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```
%matplotlib inline
```

# Particle Tracker

An example of PlasmaPy’s particle tracker class.

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```
import astropy.units as u
import matplotlib.pyplot as plt
import numpy as np
from plasmapy.formulary import ExB_drift, gyrofrequency
from plasmapy.particles import Particle
from plasmapy.plasma.grids import CartesianGrid
from plasmapy.simulation.particle_tracker.particle_tracker import ParticleTracker
from plasmapy.simulation.particle_tracker.save_routines import IntervalSaveRoutine
from plasmapy.simulation.particle_tracker.termination_conditions import (
TimeElapsedTerminationCondition,
)
```

Take a look at the docs to `gyrofrequency()`

and `ParticleTracker`

for more information

Initialize a :class:`~plasmapy.plasma.grids.CartesianGrid`

object. This will be the source of electric and magnetic fields for our particles to move in.

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```
grid_length = 10
grid = CartesianGrid(-1 * u.m, 1 * u.m, num=grid_length)
```

Initialize the fields. We’ll take B in the x direction and E in the y direction, which gets us an E cross B drift in the negative z direction.

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```
Bx_fill = 4 * u.T
Bx = np.full(grid.shape, Bx_fill.value) * u.T
Ey_fill = 2 * u.V / u.m
Ey = np.full(grid.shape, Ey_fill.value) * u.V / u.m
grid.add_quantities(B_x=Bx, E_y=Ey)
ExB_drift(
np.asarray([0, Ey_fill.value, 0]) * u.V / u.m,
np.asarray([Bx_fill.value, 0, 0]) * u.T,
)
```

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|ParticleTracker| takes arrays of particle positions and velocities of the shape [nparticles, 3], so these arrays represent one particle starting at the origin.

Initialize our stop condition and save routine. We can determine a relevant duration for the experiment by calculating the gyroperiod for the particle.

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```
particle_gyroperiod = 1 / gyrofrequency(Bx_fill, particle).to(
u.Hz, equivalencies=u.dimensionless_angles()
)
simulation_duration = 100 * particle_gyroperiod
save_interval = particle_gyroperiod / 10
termination_condition = TimeElapsedTerminationCondition(simulation_duration)
save_routine = IntervalSaveRoutine(save_interval)
```

Initialize the trajectory calculation.

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```
simulation = ParticleTracker(
grid,
save_routine=save_routine,
termination_condition=termination_condition,
verbose=False,
)
```

```
/home/docs/checkouts/readthedocs.org/user_builds/plasmapy/envs/latest/lib/python3.12/site-packages/plasmapy/simulation/particle_tracker/particle_tracker.py:446: RuntimeWarning: Quantities should go to zero at edges of grid to avoid non-physical effects, but a value of 4.00E+00 T was found on the edge of the B_x array. Consider applying a envelope function to force the quantities at the edge to go to zero.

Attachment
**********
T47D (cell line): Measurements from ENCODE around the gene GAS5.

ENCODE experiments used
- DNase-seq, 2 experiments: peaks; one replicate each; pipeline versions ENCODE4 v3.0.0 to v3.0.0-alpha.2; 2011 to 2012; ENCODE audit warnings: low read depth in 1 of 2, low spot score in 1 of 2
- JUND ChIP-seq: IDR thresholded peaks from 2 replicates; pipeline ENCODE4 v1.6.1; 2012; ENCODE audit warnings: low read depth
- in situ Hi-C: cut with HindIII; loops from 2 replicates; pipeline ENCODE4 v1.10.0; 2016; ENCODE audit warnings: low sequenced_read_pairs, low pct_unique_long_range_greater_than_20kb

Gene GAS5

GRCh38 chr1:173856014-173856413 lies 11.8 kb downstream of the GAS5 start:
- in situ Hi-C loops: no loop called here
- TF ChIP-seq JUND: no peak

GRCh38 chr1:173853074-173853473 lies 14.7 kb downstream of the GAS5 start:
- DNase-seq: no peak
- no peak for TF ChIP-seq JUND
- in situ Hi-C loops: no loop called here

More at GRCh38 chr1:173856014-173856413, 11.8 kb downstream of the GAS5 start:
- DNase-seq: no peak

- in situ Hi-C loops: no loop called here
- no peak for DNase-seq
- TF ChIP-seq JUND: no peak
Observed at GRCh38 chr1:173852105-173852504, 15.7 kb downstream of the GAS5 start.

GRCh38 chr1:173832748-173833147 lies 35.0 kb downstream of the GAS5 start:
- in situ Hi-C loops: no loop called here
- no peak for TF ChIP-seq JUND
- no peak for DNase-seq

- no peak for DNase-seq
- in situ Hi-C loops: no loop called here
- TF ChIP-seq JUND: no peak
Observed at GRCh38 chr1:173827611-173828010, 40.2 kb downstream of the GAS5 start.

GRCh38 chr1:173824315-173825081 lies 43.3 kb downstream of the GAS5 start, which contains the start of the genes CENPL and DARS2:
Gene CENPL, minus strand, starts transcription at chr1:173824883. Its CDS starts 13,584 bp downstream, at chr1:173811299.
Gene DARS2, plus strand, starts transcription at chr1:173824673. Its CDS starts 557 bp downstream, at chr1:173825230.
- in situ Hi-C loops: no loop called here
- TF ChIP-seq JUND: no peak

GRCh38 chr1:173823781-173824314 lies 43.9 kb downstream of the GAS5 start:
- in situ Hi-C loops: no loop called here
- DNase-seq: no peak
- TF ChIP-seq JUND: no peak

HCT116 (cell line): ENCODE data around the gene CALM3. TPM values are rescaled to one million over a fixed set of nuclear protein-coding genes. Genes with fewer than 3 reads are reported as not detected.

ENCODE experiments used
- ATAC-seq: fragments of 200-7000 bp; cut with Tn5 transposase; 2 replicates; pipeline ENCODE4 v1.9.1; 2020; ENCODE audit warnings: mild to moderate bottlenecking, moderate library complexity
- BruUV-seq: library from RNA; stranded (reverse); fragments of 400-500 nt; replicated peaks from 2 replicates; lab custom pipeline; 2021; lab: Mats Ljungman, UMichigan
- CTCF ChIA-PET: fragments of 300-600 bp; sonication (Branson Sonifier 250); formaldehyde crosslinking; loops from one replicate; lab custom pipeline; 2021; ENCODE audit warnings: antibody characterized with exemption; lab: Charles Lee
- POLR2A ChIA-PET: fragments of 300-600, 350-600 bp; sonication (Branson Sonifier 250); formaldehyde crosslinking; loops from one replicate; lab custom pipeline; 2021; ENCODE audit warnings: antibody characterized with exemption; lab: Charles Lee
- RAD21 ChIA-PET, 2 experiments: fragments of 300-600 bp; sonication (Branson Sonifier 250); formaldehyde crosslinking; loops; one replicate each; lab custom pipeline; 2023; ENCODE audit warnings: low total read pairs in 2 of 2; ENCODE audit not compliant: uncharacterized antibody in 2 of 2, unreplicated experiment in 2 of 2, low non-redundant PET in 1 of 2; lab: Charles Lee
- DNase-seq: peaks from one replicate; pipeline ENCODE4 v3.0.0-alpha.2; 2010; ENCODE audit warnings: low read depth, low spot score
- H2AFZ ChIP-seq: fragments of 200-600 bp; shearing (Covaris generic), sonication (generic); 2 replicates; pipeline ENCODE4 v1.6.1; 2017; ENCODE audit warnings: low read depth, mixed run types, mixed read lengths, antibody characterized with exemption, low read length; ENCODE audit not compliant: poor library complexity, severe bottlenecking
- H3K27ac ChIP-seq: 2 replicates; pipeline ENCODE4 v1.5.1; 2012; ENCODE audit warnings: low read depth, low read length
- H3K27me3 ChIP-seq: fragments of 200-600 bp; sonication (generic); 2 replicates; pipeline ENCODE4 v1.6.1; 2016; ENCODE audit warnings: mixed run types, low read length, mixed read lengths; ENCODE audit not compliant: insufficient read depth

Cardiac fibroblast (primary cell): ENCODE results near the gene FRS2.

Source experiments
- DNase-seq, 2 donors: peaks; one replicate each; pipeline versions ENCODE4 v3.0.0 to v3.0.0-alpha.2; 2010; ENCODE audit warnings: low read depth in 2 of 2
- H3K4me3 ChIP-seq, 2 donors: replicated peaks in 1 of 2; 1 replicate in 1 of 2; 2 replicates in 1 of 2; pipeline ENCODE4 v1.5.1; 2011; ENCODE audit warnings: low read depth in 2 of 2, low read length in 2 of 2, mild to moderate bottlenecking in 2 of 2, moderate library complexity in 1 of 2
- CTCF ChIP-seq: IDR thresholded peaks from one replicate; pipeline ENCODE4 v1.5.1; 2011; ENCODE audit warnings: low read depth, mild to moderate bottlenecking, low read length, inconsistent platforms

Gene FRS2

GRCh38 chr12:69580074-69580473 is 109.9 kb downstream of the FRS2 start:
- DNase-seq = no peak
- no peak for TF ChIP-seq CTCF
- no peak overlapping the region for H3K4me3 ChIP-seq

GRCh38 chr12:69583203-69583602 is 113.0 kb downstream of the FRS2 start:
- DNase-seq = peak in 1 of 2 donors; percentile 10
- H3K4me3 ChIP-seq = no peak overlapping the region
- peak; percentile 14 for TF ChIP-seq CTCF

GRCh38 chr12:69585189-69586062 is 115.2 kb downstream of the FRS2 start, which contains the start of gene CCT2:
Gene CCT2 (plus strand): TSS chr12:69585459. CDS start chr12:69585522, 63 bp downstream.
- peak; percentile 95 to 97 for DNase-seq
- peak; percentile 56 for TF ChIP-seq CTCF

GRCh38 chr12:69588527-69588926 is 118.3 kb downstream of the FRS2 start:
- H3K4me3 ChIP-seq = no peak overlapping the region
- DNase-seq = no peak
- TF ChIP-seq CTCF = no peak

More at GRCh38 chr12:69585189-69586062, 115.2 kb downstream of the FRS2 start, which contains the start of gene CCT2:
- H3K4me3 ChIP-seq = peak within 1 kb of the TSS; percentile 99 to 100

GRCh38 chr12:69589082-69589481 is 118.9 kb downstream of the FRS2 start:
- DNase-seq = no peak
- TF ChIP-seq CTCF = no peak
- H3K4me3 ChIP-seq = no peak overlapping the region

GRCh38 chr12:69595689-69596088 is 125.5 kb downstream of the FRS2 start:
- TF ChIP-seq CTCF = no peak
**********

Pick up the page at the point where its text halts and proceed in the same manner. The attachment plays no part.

warnings.warn(
/home/docs/checkouts/readthedocs.org/user_builds/plasmapy/envs/latest/lib/python3.12/site-packages/plasmapy/simulation/particle_tracker/particle_tracker.py:446: RuntimeWarning: Quantities should go to zero at edges of grid to avoid non-physical effects, but a value of 2.00E+00 V / m was found on the edge of the E_y array. Consider applying a envelope function to force the quantities at the edge to go to zero.
warnings.warn(
```

We still have to initialize the particle’s velocity. We’ll limit ourselves to one in the x direction, parallel to the magnetic field B - that way, it won’t turn in the z direction.

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```
simulation.load_particles(x0, v0, particle)
```

Run the simulation.

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We can take a look at the trajectory in the z direction:

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```
results = save_routine.results
particle_trajectory = results["x"][:, 0]
particle_position_z = particle_trajectory[:, 2]
plt.scatter(results["time"], particle_position_z)
```

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```
<matplotlib.collections.PathCollection at 0x7f8028baa3f0>
```

or plot the shape of the trajectory in 3D:

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```
fig = plt.figure()
ax = fig.add_subplot(projection="3d")
ax.plot(*particle_trajectory.T)
ax.set_xlabel("X")
ax.set_ylabel("Y")
ax.set_zlabel("Z")
```

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```
Text(0.5, 0, 'Z')
```

As a test, we calculate the mean velocity in the z direction from the velocity:

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```
The calculated drift velocity is -0.5076 m / s to compare with the expected E0/B0 = -0.5000
```